It’s astonishing to see the control that the director Paul McGuigan exercises over the overtly sentimental drama.
So if you get the impression that is a film about an ill-matched bohemian couple indulging in a scandalous affair, then banish the thought.
“Film Stars Don’t Die In Liverpool” (at least the one in this film doesn’t) is a deeply tragic tale of star-crossed love, almost like a “Romeo and Juliet” whose Juliet is, in the words of Liverpool’s Romeo old enough to play Juliet’s nurse.
Adapted from a play first performed in 2010 and since toured around the UK and worldwide, Ghost Stories is the brainchild of Andy Nyman and Jeremy Dyson, long-time collaborator of Derren Brown and the unseen quarter of the League of Gentlemen respectively. Appropriately, the experience of watching Ghost Stories is like riding a funfair ghost train: rattling along, bursting through doors, watching creepy scene after creepy scene until a loop-the-loop finale that leaves you on a spectre induced high
Ghost Stories follows Professor Phillip Goodman (Andy Nyman), a TV sceptic, as he tries to solve three cases with ties to the supernatural. These include a night watchman (Paul Whitehouse) working in a former asylum, a teenager (Alex Lawther) whose car breaks down in the middle of nowhere and a businessman (Martin Freeman) awaiting the birth of his first child. Professor Goodman maintains that every ostensibly paranormal encounter has a rational explanation, but the more he learns about the unresolved incidents, the more his beliefs are tested.
Set against the milieu of a faded seaside town and the grey skied isolation of countryside living, the locations and landscapes in which Ghost Storiestakes place are as much of a character as any of the cast. It’s a very cold and decaying world that’s created by the camera, one that successfully helps grow the unease of the audience. One of the creepiest scenes in the movie takes place in a shadowy and oppressive suburban family home with the uncanny image of two figures, completely motionless with their backs to the camera, made all the worse by the claustrophobic atmosphere of the house [ . . . ]
Simon and Mark present highlights of the show in 2017 including guests Keanu Reeves, Emma Stone and Riz Ahmed, reviews of Blade Runner 2049, Moonlight and Paddington 2 and their favourite contributions from the Wittertainment congregation.
Chris Knight: There’s little that feels unseemly about the film, whose wish-fulfillment vibe is strengthened by the drab-chic look of 1980s Britain
There’s a lovely little subgenre, often British, in which a regular Johnny has a brush with A-list fame. Think of Eddie Redmayne and Michelle Williams in My Week with Marilyn; Zac Efron meeting (British-born) Christian McKay in Me and Orson Welles; or, in the realm of pure fiction, Hugh Grant and Julia Roberts in Notting Hill.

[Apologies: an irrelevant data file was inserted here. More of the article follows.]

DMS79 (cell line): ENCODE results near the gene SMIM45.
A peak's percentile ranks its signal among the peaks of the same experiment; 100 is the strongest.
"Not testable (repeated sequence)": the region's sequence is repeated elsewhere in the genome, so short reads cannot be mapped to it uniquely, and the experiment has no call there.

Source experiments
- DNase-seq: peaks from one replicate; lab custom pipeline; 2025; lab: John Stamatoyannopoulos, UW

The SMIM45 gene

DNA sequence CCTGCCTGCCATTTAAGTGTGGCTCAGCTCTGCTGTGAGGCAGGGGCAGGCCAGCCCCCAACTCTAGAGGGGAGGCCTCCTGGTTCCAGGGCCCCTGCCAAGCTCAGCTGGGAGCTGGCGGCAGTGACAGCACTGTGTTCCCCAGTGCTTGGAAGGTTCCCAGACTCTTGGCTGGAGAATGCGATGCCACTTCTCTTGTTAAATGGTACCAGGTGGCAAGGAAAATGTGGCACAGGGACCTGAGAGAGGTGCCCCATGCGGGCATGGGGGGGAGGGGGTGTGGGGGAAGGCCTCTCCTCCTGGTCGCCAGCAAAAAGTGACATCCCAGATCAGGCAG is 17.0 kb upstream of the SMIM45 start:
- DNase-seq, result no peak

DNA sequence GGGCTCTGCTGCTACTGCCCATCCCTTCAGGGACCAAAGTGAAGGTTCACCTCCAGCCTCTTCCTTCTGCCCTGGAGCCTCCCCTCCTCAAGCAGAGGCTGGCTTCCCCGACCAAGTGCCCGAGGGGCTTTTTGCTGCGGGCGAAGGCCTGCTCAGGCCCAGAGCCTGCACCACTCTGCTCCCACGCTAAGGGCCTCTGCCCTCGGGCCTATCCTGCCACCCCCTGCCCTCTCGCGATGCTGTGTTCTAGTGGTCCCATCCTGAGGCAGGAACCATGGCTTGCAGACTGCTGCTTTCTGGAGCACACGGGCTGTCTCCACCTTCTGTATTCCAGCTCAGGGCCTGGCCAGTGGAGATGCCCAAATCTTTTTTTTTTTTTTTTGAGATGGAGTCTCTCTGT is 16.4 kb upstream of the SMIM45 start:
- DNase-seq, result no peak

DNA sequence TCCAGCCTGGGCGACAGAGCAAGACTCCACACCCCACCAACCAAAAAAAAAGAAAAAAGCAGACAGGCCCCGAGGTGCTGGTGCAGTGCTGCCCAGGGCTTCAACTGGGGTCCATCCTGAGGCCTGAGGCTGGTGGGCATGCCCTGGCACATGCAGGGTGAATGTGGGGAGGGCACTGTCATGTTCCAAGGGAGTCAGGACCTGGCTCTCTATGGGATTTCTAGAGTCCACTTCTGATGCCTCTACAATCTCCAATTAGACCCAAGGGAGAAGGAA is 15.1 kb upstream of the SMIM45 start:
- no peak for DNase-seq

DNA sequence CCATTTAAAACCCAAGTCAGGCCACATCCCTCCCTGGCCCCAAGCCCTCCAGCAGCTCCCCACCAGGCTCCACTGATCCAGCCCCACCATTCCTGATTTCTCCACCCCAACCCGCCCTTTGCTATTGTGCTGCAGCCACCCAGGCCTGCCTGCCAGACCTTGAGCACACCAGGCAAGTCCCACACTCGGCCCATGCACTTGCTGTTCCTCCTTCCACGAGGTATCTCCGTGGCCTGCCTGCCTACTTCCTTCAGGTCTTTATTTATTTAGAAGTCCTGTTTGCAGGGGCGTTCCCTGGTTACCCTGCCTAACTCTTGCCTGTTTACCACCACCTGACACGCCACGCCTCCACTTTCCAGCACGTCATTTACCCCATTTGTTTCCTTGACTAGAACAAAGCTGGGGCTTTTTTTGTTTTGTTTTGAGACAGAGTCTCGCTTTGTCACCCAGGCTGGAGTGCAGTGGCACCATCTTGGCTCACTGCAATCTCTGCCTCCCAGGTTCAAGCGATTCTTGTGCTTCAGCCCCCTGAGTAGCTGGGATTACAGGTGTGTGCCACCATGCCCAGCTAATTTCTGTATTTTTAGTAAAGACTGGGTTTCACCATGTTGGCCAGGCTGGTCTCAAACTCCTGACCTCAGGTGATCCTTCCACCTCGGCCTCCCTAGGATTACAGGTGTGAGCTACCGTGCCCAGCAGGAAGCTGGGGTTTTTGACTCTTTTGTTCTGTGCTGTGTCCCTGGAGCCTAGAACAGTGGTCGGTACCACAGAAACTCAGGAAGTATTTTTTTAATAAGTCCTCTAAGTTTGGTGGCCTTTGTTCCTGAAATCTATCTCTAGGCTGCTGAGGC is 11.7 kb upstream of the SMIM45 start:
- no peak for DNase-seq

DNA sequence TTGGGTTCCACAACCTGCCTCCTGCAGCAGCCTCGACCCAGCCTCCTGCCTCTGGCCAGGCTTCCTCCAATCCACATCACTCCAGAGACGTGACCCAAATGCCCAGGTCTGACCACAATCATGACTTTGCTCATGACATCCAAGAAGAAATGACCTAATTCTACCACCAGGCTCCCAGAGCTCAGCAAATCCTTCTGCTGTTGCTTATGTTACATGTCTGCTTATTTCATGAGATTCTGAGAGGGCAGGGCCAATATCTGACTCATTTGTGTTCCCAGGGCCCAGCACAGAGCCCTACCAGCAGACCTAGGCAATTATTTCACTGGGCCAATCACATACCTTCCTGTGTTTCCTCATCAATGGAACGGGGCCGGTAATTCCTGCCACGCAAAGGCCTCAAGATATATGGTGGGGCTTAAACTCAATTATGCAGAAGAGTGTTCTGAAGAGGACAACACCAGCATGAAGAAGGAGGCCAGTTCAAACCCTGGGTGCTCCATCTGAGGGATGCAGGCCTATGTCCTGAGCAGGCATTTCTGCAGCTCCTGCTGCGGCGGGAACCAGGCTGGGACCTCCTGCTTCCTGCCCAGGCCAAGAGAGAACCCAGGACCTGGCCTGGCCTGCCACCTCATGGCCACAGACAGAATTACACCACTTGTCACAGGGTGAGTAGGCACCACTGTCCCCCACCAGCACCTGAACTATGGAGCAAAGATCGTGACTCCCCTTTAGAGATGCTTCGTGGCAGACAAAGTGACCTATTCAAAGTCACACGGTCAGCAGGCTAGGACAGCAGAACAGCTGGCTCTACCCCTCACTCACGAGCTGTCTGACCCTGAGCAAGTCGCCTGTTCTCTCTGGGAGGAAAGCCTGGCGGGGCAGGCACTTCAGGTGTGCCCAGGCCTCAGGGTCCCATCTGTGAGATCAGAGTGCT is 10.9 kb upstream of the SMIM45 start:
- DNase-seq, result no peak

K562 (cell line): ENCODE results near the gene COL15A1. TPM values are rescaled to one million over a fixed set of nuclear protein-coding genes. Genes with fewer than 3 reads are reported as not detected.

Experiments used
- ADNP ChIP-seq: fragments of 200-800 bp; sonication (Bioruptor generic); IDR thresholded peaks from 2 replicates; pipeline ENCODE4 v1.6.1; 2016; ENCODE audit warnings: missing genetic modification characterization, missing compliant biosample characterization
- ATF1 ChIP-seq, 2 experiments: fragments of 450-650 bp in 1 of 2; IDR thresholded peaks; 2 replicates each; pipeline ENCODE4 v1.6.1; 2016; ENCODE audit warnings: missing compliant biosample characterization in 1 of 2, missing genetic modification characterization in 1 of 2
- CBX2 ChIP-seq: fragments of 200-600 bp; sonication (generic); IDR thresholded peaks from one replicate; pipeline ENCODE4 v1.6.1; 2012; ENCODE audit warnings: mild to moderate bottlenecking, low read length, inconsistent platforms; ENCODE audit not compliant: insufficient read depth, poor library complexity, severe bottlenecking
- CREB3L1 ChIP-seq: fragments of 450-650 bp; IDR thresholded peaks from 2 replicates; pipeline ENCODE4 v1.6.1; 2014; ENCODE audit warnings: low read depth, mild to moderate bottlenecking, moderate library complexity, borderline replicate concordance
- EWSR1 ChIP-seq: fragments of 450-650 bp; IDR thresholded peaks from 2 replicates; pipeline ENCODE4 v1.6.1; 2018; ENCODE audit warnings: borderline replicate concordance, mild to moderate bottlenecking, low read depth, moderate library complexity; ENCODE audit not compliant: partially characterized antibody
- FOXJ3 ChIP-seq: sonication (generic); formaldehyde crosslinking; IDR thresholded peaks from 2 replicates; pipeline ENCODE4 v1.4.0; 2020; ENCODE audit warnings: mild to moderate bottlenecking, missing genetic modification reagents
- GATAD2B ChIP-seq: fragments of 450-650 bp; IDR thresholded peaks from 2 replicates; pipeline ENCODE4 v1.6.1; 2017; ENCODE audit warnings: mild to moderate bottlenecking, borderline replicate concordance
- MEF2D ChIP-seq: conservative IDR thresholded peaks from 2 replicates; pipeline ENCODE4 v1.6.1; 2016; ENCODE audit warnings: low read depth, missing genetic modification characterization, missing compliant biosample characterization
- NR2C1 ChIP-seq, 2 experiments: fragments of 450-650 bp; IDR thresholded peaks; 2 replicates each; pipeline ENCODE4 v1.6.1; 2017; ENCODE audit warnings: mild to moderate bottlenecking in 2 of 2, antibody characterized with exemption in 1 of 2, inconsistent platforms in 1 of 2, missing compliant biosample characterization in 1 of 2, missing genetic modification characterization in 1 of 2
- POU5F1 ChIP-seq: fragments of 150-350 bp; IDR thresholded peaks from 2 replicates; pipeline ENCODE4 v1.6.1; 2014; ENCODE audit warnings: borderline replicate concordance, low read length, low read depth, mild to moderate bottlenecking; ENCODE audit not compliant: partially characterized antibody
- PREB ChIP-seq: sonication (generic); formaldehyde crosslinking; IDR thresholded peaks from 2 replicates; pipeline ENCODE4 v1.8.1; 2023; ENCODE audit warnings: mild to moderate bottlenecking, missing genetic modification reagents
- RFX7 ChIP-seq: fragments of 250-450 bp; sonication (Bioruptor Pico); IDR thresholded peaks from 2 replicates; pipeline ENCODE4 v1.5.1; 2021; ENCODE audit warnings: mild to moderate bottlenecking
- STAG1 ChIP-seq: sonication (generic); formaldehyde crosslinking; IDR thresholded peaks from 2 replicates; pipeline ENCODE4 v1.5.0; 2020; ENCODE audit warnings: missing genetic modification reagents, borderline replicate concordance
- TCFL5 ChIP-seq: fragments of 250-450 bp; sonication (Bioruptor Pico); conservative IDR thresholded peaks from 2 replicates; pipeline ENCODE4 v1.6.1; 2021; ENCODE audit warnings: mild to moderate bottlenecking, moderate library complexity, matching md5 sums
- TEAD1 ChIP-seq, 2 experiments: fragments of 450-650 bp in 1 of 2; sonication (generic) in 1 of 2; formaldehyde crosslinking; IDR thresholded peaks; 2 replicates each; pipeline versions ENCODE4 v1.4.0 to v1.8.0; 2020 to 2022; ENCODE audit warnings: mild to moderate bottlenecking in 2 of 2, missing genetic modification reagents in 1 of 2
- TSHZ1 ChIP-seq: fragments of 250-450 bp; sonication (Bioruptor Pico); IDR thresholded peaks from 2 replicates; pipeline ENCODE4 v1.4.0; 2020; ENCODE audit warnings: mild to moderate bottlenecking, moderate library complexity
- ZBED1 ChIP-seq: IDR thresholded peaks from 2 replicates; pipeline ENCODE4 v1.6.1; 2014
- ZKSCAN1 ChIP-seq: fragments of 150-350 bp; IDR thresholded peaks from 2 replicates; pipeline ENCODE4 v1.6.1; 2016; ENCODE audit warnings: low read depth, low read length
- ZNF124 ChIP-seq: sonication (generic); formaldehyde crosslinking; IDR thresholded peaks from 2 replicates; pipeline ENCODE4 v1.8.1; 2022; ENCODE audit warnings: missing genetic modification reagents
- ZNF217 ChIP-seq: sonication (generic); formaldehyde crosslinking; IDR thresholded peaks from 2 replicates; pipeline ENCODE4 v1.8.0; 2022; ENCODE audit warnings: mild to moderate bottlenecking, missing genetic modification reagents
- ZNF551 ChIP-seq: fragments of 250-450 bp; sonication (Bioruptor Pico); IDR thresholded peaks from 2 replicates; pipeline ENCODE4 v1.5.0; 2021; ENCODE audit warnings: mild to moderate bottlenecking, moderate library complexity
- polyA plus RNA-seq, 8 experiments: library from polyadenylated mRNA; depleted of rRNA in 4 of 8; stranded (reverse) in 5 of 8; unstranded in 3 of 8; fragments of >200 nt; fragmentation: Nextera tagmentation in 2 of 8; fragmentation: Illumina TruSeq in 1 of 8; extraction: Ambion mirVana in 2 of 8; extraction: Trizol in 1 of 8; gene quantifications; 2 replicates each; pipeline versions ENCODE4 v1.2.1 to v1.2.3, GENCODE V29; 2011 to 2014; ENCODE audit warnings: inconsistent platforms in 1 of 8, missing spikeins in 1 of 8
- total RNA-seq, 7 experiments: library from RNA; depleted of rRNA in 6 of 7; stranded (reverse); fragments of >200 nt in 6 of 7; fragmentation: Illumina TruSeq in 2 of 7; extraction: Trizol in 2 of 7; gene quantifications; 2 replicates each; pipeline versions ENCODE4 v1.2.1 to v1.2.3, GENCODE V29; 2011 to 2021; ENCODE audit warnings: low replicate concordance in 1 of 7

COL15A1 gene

The latest, Film Stars Don’t Die in Liverpool, is based on the book by British actor Peter Turner, and on the life of American film star Gloria Grahame, who died in 1981 – in New York, to be clear. You may remember her as the flirtatious Violet in 1946’s It’s a Wonderful Life (“I only wear this when I don’t care how I look,” she says of a clingy, traffic-stopping dress) or from an Oscar-winning supporting role a few years later in The Bad and the Beautiful. [ . . . ] Read Full Review at: Film Stars Don’t Die in Liverpool brings an oddball May-September romance back to life
It sure seems real, sumptuously produced and beautifully acted. But how much truth? How much fiction?
Season 2 of the successful Netflix series The Crown that premieres Friday, December 8, kicks off with a taboo subject: the rumored infidelity of the British monarch’s husband, Prince Philip, with a fictional ballet dancer (which is based on rumors at the time of an affair with the actress Pat Kirkwood.)
At the same time, some biographers like Sarah Bradford in her book Queen Elizabeth II: Her Life in Our Times, present his infidelity as a fact, adding that she talked with two women who had been romantically involved with the royal consort.
The answer about how close is The Crown to the real life of the British royals, though, is very nuanced. After all, throughout its history the royal family has become quite adept at keeping secrets.
“The series is incredibly accurate and true to the history,” Robert Lacey, a historical biographer and consultant for the series who just published his new book, The Crown: The Official Companion, Volume 1: Elizabeth II, Winston Churchill and the Making of a Young Queen (1947-1955), told royal correspondent Tom Sykes. “If you go into the Left Bank offices—Left Bank being the company producing the series for Netflix—the first thing you see is a huge newsroom with eight full-time researchers working away, and that’s just the start, the raw material.” | Read More at : The Crown, Season 2: How True Is It?